To the Editor
The FDA has recently issued a warning concerning droperidol, and this warning was cited in the recent APSF Newsletter (Winter 2001-02). The FDA warning indicated that there was a significant risk of droperidol, even when used in “low” (0.625-1.25 mg) antiemetic doses, inducing serious arrhythmias. The severity of the warning effectively threatens the routine use of the most cost-effective antiemetic administered to millions of patients over several decades. I was skeptical that evidence existed justifying the FDA’s warning. I also felt that, to a certain degree, “strong-arm” tactics were being employed. Therefore, I acquired, under the freedom of information act, the FDA’s printout of the adverse reports which served as the basis of their conclusions. Interestingly, I needed to inquire 3 times and wait more than 2 months for the FDA to deliver the requested information.
The facts of the adverse droperidol reports were more than interesting. They can be tabulated in many ways. Briefly, there were 273 adverse reports, although several of the cases contained in the report were obvious duplicates or even triplicates. The cases were reported over a 4-year period, from late 1997 to late 2001. I tried to separate from these 279 cases those that reported arrhythmias as an adverse outcome, especially those identified as either prolonged QT interval or Torsades. I also was interested in the dose range of droperidol in those particular cases, and whether or not other drugs were concomitantly administered.
Eight cases involving 0.625 mg were reported, but 2 of these were duplicated, resulting in only 6 such cases in total. Three patients receiving 0.625 mg experienced a tachycardia (presumably sinus), 2 experienced ventricular tachycardia, and 1 experienced Torsades. Of the cases containing a report of prolonged QT, doses of droperidol were 50 mg, 250 mg, and 0.25 mg/kg. Of the 13 cases reporting Torsades, droperidol doses were 0.625 mg (n=1), 2.5 mg (n=2), 3.75 mg (n=1), 25 mg (n=2), 200 mg (n=1), 240 mg (n=3), and an unknown amount in another 3 cases. In many of these cases the route of administration, oral, intravenous, or intramuscular, was not specified. Additional medications were administered in most, but not all of the cases. Many other adverse outcomes were also reported. Frequently, high doses of droperidol and other drugs were involved, and/or cases were complicated by suicide, alcohol intoxication, and so on. For example, of the 79 cases where an arrhythmia was reported, 9 involved a droperidol dose of 10 mg or more, and 33 involved a dose of 20 mg or more. Numerous reported cases involved droperidol doses of 25, 50, and even larger doses.
I fail to see how the data contained in the summary of the adverse reports could be interpreted to mandate the severe warning issued by the FDA, particularly regarding the indication for prophylaxis and treatment of perioperative nausea and vomiting. In addition, many of the serious adverse reports involve very large or excessive doses of droperidol, frequently in patients receiving other psychotropic medication. Finally, the source of many of the adverse case reports was often identified as “Foreign.”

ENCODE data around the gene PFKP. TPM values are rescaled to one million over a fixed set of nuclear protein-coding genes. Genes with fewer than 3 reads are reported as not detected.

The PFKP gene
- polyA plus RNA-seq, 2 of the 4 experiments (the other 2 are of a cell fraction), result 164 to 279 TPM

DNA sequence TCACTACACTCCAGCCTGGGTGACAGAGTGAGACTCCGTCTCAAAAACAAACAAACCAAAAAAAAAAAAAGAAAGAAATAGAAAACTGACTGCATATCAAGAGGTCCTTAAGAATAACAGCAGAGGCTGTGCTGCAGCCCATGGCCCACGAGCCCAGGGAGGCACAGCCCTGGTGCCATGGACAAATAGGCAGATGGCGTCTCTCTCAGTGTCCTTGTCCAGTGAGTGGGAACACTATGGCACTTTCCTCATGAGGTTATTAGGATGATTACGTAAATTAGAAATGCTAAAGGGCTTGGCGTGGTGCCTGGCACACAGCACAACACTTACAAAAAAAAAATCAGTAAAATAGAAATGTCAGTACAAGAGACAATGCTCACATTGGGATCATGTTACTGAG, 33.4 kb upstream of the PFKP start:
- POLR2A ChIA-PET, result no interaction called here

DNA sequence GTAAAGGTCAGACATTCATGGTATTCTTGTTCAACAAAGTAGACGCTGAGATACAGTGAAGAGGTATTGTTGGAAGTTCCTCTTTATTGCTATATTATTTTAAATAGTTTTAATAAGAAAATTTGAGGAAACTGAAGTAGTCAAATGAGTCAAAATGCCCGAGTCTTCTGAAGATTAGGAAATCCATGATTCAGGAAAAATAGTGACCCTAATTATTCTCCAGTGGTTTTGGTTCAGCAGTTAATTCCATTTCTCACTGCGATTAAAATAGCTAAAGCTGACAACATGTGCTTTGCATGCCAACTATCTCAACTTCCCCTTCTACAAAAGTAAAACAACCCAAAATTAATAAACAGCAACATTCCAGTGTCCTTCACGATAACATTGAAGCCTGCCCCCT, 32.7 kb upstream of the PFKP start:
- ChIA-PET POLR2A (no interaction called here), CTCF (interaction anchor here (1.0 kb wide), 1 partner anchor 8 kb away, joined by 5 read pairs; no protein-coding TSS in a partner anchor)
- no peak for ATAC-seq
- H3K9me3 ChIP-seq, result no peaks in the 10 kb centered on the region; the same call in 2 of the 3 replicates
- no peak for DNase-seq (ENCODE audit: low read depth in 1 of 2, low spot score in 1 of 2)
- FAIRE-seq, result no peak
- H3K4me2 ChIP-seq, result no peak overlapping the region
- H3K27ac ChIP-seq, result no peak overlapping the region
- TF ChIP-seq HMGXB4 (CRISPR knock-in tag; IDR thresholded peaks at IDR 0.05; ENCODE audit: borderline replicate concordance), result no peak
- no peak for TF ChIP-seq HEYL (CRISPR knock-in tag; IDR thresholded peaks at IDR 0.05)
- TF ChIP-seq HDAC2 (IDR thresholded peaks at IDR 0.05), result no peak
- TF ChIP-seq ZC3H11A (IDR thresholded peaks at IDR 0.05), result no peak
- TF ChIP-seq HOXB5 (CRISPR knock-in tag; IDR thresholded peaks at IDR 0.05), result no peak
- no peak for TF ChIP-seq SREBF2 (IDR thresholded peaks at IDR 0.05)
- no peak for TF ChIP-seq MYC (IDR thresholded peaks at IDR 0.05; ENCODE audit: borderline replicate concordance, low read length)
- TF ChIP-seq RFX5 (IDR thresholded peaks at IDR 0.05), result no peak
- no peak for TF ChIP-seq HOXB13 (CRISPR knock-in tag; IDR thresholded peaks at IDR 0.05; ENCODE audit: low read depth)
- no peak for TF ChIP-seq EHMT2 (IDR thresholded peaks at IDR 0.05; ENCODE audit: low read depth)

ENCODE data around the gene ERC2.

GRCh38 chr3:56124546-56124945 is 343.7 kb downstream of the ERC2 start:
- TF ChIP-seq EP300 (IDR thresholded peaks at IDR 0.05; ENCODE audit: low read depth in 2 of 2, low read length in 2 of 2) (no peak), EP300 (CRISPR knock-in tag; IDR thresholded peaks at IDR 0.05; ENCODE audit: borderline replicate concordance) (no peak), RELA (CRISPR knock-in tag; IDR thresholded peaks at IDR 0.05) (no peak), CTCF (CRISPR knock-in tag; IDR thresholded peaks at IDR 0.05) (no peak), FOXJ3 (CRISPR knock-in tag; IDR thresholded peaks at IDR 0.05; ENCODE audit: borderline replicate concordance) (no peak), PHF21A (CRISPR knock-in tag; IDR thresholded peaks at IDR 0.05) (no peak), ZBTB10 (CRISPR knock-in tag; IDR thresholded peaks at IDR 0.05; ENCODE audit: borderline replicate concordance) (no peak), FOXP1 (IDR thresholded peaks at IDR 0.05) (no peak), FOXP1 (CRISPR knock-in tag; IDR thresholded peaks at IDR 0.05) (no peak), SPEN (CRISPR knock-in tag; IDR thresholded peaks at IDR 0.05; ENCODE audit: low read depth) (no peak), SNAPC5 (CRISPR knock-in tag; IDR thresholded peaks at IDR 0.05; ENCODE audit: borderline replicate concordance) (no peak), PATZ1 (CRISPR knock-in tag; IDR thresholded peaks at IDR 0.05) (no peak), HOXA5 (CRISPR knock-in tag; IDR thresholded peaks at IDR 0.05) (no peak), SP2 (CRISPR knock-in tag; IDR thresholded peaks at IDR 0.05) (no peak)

I, like many other anesthesiologists, have administered droperidol to hundreds of patients in the dose of 0.625 to 2.5 mg, for many years. The only hemodynamic consequence I ever see is a predictable (and often intended) decrease in blood pressure of 20-30 mm Hg that lasts for 5 to 10 minutes. If one separates out this dose from the adverse report summary, there are a total of 3 cases where a dose of droperidol of 0.625 to 2.5 mg resulted in Torsades. At roughly 1 case per year (3 cases over 4 years), and in light of the likely enormous denominator considering the widespread use of droperidol, this can hardly be a serious indictment.
The literature supports the use of droperidol as a first line antiemetic for postoperative nausea and vomiting (PONV). Many hospitals, in light of the FDA’s warning, must now feel obliged to remove droperidol as the first line perioperative antiemetic. Are the alternatives safer? Ondansetron and other similar drugs, if routinely substituted for PONV prophylaxis and treatment, will certainly significantly increase related costs. Of note, quite a few of the patients in the same adverse drug reports also received a 5HT3 antagonist.
The FDA should reconsider how it comes to making such rather dramatic warnings that do not appear to be justified. They should also weigh the consequences of their actions and the alternatives that clinicians will be forced to use. I certainly hope the FDA is not being led by its nose by the pharmaceutical industry, which certainly does not stand to make much money from any of the “older” drugs that we use. Witness the repeated shortages of commonly used, excellent, and necessary drugs such as fentanyl and naloxone. I, for one, continue to administer droperidol to many patients who merit and stand to benefit from prophylactic treatment of PONV.
Peter L. Bailey, MD
Professor, Anesthesiology Director,
Strong Memorial Hospital
University of Rochester